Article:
Wednesday, August 15, 2007

Escape from Certain Dinner

One night at the hotel, in the midst of a deep discussion about what we were about to have for dinner, a fellow guest approached bearing that exciting phrase just brimming with possibilities: 'So have you heard the news?'. The news concerned the 7.7 tectonic rearrangement that had just struck off the coast of Lima. The really meaty cut was that there was a possibility of a tsunami making its way up the coast to shove a boot into our humble, flimsily constructed town.

The discussion disregarding the value of alerts from American geological departments and the need to find higher ground (and skip dinner) was put to a stop by the other two guests who arrived and simply asked: 'where are you going?’ Apparently the entire town was in a state of unabashed panic; restaurants were closing and people fleeing hotels without paying to be the first in line to pay four times the usual price to be taken to the nearest city. The fact that Guyaquil is a coastal city, and the entire road to Guyaquil follows the coast was seemingly unimportant.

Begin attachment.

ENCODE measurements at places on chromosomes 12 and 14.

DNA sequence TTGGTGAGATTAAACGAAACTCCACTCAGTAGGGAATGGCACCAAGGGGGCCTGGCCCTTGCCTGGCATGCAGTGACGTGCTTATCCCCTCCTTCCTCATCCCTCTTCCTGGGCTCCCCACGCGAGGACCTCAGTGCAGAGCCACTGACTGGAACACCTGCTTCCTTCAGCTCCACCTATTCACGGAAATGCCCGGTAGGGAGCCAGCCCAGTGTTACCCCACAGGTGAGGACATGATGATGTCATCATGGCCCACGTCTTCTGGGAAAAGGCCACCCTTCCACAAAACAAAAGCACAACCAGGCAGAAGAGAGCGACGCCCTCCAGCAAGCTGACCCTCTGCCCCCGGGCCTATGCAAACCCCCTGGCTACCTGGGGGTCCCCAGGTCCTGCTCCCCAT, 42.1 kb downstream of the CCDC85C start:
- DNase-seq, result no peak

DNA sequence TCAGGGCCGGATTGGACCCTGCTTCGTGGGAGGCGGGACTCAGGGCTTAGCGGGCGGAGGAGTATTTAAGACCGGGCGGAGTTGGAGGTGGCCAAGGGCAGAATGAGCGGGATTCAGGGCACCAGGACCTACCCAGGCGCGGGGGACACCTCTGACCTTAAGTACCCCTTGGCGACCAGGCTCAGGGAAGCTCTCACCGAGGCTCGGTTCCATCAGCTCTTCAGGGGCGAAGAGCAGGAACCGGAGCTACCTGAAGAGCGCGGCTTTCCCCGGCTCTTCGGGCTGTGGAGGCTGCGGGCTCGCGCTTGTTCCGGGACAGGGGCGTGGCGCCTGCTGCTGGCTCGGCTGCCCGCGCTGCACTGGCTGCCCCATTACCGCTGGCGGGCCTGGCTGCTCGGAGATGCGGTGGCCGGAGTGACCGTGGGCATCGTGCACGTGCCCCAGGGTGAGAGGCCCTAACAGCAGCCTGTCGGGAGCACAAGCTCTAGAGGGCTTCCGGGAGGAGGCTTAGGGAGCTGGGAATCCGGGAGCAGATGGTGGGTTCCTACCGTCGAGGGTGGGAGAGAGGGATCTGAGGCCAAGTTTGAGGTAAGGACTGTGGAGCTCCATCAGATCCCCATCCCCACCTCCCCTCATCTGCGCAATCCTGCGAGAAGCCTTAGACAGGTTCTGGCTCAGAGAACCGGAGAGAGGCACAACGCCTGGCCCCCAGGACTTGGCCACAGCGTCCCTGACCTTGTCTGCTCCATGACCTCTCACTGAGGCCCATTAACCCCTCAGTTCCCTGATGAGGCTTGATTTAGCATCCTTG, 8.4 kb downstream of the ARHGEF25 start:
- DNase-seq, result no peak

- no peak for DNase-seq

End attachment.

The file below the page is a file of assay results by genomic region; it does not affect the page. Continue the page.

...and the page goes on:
Anyway, we decided to simply walk up the 60 metre high headland (59 more metres above sea level than our beachside hotel room), which had a nice view over the town and oblivion should the tsunami do it's thing. By nine o'clock we were safely clifftop, perched between a large crucifix and a massive church shaped like a giant boat. Word came that if it was to come, the tsunami would be here by midnight. We waited, our nerves calmed by the soothing rhythms of the German guy's laptop emitting tinny eurodance90'spartytechno.

Midnight came and the town was spared disaster. We made our way back to find a nearly empty town, completely devoid of all food-serving lifeforms, except for the pizzeria hidden around the corner. MontaƱita was safe, and we had dinner after all, feeling very lucky that we had left Lima two weeks ago.

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